BERLIN (Reuters) - German archaeologists on Thursday unveiled a bronze and gold horse’s head they said was believed to be a remnant of a 2000-year-old Roman statue.
A team digging at a former Roman town near Waldgirmes in central Germany found the life-sized head along with the foot of a rider on August 12.
“This bronze sculpture counts among the best pieces to have ever been found from the area of the former Roman empire,” said Eva Kuehne-Hoermann, Hesse’s state minister for science, at the unveiling in Frankfurt.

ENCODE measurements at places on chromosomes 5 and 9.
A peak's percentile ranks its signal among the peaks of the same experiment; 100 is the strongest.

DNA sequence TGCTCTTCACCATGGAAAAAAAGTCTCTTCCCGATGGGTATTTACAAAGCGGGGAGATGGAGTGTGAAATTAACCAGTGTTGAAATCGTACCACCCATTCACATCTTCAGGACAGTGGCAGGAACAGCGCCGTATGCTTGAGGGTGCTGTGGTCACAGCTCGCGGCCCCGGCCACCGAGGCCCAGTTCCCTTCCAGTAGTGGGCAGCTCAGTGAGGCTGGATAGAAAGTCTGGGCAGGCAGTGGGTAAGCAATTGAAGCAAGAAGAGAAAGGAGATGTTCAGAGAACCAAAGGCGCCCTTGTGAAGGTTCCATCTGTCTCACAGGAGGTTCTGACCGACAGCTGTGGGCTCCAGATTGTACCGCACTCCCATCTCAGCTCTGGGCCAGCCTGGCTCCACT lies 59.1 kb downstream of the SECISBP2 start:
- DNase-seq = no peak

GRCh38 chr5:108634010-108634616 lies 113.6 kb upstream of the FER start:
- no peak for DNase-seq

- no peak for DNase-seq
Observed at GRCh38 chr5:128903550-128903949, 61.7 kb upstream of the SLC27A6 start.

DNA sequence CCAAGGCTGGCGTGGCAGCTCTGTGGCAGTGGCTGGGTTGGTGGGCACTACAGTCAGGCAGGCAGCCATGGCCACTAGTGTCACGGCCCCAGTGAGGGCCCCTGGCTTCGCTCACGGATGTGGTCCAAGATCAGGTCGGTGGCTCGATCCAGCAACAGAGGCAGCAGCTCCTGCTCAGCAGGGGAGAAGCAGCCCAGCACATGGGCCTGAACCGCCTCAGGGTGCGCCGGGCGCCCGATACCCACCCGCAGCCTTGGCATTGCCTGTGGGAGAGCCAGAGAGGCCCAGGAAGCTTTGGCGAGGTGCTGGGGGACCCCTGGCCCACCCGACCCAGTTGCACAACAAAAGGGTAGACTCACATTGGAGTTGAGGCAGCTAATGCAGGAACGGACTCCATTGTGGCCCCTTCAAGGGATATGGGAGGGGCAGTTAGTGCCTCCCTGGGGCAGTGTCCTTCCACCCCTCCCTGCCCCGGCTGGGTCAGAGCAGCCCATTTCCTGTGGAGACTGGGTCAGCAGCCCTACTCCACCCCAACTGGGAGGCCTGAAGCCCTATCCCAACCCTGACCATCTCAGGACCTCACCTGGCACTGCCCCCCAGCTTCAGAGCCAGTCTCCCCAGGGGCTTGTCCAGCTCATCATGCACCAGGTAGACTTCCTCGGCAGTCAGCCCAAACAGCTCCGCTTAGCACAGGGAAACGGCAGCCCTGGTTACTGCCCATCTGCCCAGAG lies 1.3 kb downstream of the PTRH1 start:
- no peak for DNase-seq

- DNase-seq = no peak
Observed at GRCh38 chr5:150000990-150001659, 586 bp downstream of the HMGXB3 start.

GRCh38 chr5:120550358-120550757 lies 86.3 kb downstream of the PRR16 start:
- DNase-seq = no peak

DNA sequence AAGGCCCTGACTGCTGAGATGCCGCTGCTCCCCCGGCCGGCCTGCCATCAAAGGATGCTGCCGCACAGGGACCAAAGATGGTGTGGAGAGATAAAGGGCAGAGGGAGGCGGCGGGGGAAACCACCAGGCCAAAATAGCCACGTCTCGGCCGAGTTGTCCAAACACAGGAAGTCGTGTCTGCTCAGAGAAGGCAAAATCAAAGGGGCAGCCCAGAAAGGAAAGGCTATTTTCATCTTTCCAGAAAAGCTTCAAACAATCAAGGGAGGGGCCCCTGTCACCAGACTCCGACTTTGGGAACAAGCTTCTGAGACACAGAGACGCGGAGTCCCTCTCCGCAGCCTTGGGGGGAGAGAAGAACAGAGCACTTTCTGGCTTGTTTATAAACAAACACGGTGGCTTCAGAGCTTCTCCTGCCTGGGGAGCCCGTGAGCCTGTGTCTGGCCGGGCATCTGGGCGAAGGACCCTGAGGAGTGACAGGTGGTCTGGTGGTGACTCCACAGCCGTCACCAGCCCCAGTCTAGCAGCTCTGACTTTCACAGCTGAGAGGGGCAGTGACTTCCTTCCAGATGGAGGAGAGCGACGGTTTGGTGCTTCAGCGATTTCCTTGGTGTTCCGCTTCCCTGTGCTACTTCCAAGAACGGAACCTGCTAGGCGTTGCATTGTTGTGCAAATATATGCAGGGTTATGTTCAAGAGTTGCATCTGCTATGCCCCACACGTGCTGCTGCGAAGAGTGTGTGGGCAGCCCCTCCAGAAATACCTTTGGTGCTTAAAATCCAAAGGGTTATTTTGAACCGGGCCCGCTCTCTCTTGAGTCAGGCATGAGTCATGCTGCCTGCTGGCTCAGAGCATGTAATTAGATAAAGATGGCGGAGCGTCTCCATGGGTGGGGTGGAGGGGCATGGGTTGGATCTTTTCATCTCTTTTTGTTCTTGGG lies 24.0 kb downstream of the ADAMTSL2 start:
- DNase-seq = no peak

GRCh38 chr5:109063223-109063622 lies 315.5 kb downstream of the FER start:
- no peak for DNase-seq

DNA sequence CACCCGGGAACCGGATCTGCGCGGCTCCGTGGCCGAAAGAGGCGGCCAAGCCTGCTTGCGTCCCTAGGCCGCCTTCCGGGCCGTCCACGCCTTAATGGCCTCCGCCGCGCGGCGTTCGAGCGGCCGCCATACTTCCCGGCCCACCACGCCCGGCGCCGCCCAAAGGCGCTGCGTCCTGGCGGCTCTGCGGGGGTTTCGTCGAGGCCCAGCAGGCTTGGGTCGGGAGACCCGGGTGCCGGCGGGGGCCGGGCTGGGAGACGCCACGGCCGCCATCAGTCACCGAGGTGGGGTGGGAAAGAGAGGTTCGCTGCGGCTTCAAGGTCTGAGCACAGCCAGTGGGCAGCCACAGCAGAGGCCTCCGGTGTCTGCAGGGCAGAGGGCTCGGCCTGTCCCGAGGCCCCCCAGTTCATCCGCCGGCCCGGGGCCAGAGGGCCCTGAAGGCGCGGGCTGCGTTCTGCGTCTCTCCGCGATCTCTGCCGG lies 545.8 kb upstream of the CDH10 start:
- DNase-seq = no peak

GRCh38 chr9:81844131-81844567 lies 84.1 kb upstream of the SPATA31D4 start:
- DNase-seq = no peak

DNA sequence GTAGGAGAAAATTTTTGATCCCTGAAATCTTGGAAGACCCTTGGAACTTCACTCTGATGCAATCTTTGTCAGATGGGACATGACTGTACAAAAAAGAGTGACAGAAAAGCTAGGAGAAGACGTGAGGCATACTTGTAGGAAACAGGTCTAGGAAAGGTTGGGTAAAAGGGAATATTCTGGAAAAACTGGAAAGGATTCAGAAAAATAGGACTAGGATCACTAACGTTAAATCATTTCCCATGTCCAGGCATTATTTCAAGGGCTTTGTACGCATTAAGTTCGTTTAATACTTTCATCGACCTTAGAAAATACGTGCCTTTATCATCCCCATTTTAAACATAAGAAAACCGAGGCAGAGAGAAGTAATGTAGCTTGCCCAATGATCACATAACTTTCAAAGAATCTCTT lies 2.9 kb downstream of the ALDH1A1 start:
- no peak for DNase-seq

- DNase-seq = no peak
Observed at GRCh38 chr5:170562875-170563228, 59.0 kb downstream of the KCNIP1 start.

Experts say the statue dates from around 3 or 4 BC when the Roman outpost near Waldgirmes was set up, and probably depicts the Emperor Augustus.
After defeating the Romans at the Battle of the Teutoburg Forest in AD 9, German tribes broke up the statue and ritually disposed of the head in the well, the archaeologists said.
“Nowhere else is there a finding of this form or quality,” said Kuehne-Hoermann.
The horse’s bridle is embellished with images of Mars, god of War and Victoria, who personifies Victory.
Reporting by Caroline Copley; editing by Andrew Roche